Opinion Analysis: Rejecting a CCA’s claim of an exception to Hills, CAAF expresses concern about application of its precedent, in United States v. Williams
CAAF decided the Army case of United States v. Williams, __ M.J. __, No. 17-0285/AR (CAAFlog case page) (link to slip op.), on Wednesday, June 27, 2018. In this Hills trailer case involving the improper use of charged offenses for propensity purposes, CAAF holds that the Army CCA wrongly held that the circumstances involve an exception to Hills. The court reverses convictions of rape and forcible sodomy, affirms other convictions, and authorizes a rehearing.
Chief Judge Stucky writes for a unanimous court.
In 2013, Sergeant (E-5) Williams was convicted of raping his first wife (Charge I), and forcibly sodomizing and battering his second wife (Charges II and III), by a general court-martial composed of members with enlisted representation. Before trial, the prosecution gave notice of its intent to use the charged sexual offenses against each wife as evidence of Williams’ propensity to commit the charged offenses against the other wife; a tactic that was somewhat common in military practice at the time but that CAAF later held to be improper, in United States v. Hills, 75 M.J. 350 (C.A.A.F. Jun. 27, 2016) (CAAFlog case page).
Williams’ defense counsel filed a motion to preclude the prosecution from using the charged offenses for propensity purposes. “[T]he military judge questioned the ripeness of the issue, signaled that the proper time to address the issue would be when discussing panel instructions, and did not then explicitly rule on the motion.” Slip op. at 4. At trial, however, the defense did not renew its objection, and a different military judge instructed the panel that it could use the charged rapes (Charge I) as evidence of Williams’ propensity to commit the charged forcible sodomy (Charge II), and also that:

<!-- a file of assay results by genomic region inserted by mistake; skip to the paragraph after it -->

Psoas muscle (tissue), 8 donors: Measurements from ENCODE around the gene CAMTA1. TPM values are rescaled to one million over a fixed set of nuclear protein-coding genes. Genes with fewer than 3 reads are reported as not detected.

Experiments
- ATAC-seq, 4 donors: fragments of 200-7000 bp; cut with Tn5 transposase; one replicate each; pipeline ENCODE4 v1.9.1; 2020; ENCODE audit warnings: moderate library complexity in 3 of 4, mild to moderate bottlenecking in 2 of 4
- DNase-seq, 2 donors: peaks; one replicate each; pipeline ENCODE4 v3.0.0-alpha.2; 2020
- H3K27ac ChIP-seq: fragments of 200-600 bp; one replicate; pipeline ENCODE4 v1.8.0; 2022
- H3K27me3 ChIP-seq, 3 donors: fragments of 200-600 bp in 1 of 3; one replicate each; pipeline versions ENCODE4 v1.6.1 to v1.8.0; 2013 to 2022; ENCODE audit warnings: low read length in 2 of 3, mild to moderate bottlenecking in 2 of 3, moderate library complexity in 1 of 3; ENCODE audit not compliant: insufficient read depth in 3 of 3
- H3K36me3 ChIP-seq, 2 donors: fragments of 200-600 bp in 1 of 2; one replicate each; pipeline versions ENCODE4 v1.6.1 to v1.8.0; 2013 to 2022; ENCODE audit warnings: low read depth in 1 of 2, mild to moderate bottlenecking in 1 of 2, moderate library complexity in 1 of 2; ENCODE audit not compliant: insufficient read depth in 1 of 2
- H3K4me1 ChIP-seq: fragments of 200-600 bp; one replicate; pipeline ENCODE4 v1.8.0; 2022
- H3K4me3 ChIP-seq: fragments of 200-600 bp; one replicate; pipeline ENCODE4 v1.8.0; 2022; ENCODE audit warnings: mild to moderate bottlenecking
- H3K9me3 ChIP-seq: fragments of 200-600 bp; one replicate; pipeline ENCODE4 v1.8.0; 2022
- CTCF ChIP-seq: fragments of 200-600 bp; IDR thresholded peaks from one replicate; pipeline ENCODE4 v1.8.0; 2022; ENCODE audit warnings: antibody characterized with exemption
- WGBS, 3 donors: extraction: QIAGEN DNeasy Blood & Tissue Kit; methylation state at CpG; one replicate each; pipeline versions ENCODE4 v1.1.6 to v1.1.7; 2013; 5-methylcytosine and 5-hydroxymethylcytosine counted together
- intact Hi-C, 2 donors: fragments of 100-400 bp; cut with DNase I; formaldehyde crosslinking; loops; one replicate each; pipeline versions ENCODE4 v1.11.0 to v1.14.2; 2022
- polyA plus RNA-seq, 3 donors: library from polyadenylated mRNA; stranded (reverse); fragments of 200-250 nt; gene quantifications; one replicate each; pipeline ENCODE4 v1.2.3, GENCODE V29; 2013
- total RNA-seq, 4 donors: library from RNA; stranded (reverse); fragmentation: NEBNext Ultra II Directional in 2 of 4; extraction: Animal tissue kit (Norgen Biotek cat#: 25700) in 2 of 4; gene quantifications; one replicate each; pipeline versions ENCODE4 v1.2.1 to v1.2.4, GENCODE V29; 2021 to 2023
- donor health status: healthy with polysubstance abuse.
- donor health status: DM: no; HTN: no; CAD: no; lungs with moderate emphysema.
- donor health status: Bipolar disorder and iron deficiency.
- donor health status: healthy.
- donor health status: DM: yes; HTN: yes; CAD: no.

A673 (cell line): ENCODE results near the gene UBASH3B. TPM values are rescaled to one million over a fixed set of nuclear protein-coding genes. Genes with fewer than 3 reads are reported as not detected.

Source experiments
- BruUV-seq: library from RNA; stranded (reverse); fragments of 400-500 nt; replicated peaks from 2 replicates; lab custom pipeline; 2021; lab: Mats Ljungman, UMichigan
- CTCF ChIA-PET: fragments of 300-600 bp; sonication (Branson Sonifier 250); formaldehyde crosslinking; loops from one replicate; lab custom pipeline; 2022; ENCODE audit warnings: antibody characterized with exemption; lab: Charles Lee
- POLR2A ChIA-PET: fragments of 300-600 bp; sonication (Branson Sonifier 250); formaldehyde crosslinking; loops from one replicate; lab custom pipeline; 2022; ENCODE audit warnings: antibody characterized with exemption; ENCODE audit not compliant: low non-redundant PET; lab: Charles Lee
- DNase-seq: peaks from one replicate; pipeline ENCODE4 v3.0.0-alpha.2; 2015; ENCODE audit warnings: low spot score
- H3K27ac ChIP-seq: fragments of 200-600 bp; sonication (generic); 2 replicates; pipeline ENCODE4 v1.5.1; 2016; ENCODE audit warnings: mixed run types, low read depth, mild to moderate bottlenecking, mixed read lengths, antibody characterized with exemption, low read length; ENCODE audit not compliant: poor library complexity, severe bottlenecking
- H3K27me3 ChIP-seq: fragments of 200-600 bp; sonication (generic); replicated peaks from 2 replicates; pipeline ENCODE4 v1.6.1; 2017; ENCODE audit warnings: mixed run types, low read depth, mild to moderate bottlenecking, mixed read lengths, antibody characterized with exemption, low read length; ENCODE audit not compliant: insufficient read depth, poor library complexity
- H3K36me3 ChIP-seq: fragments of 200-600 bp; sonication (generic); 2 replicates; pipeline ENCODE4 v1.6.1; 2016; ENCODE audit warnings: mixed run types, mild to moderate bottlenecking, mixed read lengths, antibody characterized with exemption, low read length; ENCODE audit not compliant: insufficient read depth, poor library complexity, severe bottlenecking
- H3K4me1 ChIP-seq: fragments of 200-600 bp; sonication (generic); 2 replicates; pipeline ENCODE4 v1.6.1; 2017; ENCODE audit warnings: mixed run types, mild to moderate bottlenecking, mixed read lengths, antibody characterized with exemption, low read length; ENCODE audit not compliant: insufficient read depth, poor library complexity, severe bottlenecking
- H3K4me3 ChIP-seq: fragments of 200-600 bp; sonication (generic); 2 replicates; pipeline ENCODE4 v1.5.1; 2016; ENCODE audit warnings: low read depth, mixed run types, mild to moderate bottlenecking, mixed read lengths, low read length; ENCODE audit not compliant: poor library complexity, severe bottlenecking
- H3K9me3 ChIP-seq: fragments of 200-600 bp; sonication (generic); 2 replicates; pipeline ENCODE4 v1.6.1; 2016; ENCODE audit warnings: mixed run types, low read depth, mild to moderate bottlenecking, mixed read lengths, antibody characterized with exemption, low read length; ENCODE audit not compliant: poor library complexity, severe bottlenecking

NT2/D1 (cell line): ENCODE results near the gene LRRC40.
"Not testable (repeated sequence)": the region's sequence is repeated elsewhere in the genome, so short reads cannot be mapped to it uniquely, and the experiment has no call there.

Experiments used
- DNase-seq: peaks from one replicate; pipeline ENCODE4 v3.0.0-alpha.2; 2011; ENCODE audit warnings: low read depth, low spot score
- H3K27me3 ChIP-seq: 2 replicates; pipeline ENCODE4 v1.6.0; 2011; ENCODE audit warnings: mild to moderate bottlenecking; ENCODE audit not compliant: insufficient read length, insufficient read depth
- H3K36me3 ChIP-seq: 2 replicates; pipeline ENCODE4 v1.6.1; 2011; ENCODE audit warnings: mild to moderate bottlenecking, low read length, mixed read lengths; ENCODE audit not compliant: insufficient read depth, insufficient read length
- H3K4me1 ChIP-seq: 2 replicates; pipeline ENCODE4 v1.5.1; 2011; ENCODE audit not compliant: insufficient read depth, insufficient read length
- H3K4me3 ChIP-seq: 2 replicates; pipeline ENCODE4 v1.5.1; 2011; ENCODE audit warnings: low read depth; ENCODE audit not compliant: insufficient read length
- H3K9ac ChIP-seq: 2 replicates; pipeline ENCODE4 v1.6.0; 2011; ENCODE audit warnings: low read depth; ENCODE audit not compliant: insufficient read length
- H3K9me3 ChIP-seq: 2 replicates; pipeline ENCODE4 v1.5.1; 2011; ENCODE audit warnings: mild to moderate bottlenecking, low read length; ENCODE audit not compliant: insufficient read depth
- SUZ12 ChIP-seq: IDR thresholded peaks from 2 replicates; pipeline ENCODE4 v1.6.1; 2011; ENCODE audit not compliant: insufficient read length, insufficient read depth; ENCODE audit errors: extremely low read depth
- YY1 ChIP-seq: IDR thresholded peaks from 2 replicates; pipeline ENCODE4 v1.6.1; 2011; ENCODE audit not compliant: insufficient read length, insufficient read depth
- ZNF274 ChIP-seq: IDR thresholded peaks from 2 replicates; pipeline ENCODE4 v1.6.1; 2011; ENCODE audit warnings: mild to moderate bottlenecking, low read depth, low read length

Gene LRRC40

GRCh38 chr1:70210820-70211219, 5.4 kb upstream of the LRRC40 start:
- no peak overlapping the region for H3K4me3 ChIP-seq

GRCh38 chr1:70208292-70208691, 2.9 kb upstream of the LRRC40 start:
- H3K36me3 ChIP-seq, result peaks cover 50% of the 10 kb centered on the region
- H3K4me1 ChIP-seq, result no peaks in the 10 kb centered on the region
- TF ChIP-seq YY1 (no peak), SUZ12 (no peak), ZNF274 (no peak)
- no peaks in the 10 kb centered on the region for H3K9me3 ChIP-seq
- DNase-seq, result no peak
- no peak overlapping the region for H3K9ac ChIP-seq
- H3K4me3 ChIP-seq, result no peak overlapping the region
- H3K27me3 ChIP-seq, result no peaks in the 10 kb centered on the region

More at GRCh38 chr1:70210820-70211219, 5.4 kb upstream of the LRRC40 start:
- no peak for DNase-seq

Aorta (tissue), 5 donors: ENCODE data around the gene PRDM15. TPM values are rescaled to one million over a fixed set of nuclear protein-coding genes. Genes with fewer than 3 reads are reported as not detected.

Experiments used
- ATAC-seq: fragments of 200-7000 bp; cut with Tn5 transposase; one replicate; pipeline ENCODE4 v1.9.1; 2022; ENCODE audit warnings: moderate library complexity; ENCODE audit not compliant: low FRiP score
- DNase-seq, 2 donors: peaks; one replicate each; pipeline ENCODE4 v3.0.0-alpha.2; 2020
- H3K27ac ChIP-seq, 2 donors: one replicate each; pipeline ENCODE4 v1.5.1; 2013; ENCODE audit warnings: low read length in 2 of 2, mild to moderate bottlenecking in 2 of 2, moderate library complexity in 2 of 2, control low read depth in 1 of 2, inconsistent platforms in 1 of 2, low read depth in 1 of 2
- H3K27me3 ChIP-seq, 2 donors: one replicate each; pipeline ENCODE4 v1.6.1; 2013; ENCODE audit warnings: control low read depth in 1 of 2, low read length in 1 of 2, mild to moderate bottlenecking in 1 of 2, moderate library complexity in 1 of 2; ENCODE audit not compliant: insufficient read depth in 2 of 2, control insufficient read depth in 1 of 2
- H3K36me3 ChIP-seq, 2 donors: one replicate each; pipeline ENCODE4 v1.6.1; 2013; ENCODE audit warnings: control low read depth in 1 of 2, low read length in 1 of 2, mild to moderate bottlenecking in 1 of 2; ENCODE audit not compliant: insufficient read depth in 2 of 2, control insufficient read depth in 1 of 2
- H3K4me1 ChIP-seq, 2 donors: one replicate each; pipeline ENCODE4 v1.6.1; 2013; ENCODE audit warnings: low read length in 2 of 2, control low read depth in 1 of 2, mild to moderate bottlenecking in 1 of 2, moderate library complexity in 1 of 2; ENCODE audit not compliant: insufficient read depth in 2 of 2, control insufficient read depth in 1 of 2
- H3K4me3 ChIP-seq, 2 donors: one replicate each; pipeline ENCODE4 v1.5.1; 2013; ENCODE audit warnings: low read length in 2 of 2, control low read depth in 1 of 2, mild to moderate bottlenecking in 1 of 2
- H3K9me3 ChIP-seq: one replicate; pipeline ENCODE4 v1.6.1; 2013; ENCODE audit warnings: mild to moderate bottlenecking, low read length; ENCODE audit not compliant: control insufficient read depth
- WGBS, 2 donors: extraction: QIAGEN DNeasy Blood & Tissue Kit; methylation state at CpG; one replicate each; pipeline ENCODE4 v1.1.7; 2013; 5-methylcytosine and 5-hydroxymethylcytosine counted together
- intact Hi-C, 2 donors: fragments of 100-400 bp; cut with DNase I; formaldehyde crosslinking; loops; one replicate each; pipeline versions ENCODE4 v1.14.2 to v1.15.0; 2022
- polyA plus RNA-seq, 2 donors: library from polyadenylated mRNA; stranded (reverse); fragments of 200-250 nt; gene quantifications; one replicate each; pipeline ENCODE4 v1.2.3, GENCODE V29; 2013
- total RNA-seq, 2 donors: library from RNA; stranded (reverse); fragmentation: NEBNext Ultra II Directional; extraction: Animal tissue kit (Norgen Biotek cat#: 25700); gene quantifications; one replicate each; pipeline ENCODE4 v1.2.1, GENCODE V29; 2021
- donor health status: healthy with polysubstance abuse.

You may also consider the evidence of such other acts of sexual assaults for its tendency, if any, to show the accused’s propensity or predisposition to engage in sexual assault.
Slip op. at 5 (quoting record). Williams was convicted. On appeal the Army CCA affirmed the convictions, concluding that “this case is an exception to Hills.” United States v. Williams, No. 20130582, slip op. at 2 (A. Ct. Crim. App. Jan 12, 2017) (link to slip op.). The CCA reasoned:
Charge I is entirely unaffected by Hills. When deliberating on evidence with regards to the Specification of Charge I, the panel was not allowed to consider propensity. Additionally, with regards to the forcible sodomy specifications contained in Charge II, the only propensity evidence the panel was allowed to consider stemmed from a specification that had been independently proven beyond a reasonable doubt.
CCA op. at 2 (emphasis in original). Put differently, the CCA concluded that the propensity instruction only allowed the members to use Charge I to prove Charge II, and since Williams was convicted of Charge I first, the facts of that charge were properly used to prove Charge II.
CAAF wholly rejects the CCA’s reasoning in yesterday’s opinion, with Chief Judge Stucky expressing concern that “this is the third case in which we have had to correct a Court of Criminal Appeals’ judgment on this issue,” slip op. at 1-2, and that “in the wake of Hills, our lower courts have attempted to impermissibly narrow that holding by carving out exceptions that run contrary to an accused’s presumption of innocence,” slip op. at 6.